Deocampo Barquillos

Like the medieval wafer, Deocampo Barquillos in Jaro, lloilo, had religious origins. In 1898, Emilia González-Deocampo made altar bread for a living. Since altar bread and barquillos are cooked the same way, she tried her hand at barquillos. She formulated her own recipes, including one using coconut milk, when no milk was available. In time, a following grew for her barquillos.

Iloilo Deocampo Barquillos

Deocampo Barquillos Iloilo

Deocampo Barquillos

In 1955, Emilia’s son, José and his wife, Bessie Girado, turned it into a business. They began with one firewood-fuelled barquillera that required three people to operate. Over the years, operations streamlined and grew. They shifted to charcoal, then to kerosene, and most recently, to liquid petroleum gas. What has not changed is Emilia’s recipes, which first gained them the patronage of Jaro’s old families.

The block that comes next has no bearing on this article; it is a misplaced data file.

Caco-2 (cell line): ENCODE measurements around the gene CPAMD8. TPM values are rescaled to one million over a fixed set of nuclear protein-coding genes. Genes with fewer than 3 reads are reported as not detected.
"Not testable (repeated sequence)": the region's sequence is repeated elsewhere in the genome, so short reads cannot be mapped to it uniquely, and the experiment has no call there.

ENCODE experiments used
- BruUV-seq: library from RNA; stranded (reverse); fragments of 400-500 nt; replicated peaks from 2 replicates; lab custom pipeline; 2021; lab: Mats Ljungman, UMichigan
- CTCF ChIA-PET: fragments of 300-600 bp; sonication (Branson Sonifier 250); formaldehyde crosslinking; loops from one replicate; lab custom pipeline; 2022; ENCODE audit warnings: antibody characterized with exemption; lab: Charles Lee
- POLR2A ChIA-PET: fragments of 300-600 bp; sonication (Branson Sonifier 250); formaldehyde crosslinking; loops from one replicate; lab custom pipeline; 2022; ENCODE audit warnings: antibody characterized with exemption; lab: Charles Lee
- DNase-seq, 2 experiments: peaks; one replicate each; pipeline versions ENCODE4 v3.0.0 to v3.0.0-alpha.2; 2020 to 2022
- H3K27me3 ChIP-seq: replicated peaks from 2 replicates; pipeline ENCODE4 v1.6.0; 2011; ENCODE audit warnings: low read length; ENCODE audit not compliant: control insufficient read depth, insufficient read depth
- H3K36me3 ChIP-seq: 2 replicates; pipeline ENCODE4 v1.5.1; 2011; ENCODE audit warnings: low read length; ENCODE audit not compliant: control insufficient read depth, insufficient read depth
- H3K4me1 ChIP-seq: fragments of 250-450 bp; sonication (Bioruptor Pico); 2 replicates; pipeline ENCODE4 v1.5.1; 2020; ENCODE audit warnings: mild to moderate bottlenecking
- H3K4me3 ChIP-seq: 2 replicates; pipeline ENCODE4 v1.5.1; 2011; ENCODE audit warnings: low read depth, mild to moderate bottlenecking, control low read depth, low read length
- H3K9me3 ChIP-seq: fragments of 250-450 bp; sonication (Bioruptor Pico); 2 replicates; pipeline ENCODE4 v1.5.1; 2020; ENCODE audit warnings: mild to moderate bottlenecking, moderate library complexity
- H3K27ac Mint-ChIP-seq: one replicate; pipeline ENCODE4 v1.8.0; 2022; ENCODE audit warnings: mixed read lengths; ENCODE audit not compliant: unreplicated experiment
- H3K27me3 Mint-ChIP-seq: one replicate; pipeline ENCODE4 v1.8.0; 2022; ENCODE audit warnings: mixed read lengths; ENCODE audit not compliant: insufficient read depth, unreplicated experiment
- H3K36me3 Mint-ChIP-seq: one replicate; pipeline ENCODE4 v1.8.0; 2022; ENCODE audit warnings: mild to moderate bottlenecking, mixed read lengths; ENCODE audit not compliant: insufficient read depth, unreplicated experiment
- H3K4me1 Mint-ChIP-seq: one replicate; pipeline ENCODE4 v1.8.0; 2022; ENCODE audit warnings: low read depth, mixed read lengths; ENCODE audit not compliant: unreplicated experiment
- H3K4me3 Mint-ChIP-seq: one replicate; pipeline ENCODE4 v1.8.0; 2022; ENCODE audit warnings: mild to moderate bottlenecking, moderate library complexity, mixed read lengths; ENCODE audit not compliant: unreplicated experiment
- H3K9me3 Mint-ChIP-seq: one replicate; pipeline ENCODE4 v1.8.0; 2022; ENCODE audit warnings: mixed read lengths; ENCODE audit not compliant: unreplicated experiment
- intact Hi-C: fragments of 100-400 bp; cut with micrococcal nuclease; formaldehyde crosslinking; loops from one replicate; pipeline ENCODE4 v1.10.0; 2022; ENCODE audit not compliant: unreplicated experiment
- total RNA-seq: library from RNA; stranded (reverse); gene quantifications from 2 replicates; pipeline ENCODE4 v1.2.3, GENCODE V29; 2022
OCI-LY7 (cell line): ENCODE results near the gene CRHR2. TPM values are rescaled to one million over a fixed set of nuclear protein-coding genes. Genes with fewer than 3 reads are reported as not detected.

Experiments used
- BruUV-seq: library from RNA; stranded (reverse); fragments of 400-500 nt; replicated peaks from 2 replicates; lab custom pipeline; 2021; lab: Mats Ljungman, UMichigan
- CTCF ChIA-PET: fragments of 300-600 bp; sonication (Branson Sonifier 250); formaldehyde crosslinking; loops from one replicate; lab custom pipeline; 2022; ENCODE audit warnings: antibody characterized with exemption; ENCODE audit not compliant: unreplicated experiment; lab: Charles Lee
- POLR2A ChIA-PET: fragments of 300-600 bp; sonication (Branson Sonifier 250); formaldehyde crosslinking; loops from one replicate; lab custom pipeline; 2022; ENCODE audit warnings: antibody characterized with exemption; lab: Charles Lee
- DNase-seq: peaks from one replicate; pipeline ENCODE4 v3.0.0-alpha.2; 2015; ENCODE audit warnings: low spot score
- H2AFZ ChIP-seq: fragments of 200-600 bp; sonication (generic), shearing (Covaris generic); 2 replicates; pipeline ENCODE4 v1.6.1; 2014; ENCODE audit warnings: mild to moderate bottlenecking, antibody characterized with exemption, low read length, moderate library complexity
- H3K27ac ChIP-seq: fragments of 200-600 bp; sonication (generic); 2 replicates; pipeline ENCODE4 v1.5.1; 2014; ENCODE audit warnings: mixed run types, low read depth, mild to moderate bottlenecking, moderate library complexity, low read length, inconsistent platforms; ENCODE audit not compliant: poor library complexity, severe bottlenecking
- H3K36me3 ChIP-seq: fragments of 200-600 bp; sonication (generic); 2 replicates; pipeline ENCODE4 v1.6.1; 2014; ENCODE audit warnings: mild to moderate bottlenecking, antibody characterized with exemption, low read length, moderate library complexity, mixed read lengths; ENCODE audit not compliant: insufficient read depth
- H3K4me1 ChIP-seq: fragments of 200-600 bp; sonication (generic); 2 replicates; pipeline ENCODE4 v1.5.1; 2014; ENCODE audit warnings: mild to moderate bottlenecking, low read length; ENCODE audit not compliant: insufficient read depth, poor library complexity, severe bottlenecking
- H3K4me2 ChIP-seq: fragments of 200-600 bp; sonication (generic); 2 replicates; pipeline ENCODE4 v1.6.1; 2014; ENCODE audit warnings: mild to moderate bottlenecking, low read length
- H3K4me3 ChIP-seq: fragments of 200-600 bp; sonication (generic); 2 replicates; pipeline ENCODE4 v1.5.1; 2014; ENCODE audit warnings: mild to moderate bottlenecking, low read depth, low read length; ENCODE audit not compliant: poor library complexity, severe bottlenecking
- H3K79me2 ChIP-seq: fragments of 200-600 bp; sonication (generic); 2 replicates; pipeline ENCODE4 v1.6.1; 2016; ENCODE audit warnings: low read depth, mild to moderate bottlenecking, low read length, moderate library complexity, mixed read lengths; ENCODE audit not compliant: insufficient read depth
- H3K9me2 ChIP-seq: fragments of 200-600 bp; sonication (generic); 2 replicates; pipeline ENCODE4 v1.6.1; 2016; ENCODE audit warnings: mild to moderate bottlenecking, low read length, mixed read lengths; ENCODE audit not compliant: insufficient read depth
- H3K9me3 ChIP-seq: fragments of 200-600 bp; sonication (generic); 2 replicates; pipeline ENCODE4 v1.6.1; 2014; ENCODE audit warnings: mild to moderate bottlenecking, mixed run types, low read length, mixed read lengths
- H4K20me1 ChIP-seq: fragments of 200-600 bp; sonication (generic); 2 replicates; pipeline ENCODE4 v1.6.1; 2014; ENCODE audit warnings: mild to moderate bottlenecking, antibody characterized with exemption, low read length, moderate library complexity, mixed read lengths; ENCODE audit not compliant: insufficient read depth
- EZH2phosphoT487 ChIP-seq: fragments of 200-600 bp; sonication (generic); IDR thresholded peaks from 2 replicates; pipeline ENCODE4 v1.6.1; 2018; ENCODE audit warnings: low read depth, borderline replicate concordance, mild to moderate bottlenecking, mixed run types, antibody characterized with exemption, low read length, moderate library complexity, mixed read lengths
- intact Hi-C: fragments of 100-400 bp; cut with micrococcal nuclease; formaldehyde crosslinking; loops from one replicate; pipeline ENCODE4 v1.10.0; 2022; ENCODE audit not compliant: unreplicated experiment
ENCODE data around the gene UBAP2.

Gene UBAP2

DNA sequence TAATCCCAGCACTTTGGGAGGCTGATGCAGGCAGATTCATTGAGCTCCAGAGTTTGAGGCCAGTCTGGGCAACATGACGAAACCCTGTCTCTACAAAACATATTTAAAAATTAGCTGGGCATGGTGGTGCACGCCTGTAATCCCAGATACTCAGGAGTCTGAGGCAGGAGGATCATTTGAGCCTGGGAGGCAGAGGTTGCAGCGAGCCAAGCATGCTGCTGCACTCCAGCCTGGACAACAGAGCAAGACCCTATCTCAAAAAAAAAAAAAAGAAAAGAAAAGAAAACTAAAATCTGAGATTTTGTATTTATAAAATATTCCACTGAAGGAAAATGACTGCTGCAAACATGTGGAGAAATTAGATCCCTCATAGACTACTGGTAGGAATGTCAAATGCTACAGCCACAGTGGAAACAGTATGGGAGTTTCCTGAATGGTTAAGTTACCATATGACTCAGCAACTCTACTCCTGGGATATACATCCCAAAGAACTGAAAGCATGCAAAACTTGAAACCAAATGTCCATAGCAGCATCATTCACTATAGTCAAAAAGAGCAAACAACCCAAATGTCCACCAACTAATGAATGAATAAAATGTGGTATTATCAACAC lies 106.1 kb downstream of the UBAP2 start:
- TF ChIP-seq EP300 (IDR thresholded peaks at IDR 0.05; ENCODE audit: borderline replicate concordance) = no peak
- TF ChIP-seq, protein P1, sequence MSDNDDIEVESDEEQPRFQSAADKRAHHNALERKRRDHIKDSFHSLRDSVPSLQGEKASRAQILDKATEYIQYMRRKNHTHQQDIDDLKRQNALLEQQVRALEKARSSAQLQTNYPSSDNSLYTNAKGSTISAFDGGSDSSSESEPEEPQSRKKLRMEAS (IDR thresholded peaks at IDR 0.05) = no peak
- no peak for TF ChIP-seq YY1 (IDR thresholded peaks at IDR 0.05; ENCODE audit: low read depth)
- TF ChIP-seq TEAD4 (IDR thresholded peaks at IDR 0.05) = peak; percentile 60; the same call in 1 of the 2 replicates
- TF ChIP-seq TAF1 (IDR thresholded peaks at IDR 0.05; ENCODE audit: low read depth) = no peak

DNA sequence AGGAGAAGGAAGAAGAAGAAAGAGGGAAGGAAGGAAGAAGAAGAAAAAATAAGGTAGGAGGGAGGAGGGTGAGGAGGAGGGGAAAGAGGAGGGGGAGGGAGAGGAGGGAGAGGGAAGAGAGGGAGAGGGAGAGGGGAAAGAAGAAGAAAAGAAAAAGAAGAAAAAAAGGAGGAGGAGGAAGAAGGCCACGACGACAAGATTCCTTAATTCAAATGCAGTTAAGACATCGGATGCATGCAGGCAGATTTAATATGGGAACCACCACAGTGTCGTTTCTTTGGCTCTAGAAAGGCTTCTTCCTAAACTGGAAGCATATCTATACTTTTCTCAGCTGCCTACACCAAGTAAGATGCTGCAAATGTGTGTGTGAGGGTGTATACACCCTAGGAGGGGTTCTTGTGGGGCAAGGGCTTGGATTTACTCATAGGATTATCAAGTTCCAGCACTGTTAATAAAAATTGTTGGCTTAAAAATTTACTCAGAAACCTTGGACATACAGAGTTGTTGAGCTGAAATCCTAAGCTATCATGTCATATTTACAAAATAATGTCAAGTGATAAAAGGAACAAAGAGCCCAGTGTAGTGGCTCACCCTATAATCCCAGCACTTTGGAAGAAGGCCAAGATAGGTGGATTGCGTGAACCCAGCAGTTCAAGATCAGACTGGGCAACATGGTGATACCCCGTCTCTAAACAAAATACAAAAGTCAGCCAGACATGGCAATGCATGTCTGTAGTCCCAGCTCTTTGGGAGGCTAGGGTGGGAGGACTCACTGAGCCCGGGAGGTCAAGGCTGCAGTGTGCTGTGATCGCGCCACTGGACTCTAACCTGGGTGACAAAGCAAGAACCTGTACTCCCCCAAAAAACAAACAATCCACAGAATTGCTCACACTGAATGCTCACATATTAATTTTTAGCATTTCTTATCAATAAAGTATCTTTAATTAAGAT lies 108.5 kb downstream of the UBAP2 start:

Deocampo Barquillos Making

Deocampo Barquillos Maker

Associated with ice cream, barquillos are a vestige of Spanish gentility – for the refined, privileged and
beautiful. The barquillera or wafer iron is key in preparing barquillos. This is a mold composed of two metal plates connected with a hinge. These plates are pressed together using the handle attached to each plate. The batter is poured into and pressed in a heated barquillera, This is then placed over fire or live charcoal.

Source: Reynaldo Gamboa Alejandro and Vicente Roman Santos in Estilo Ilonggo: Philippine Southern Lifestyle published by KCC Innovations in cooperation with DOT (2009)


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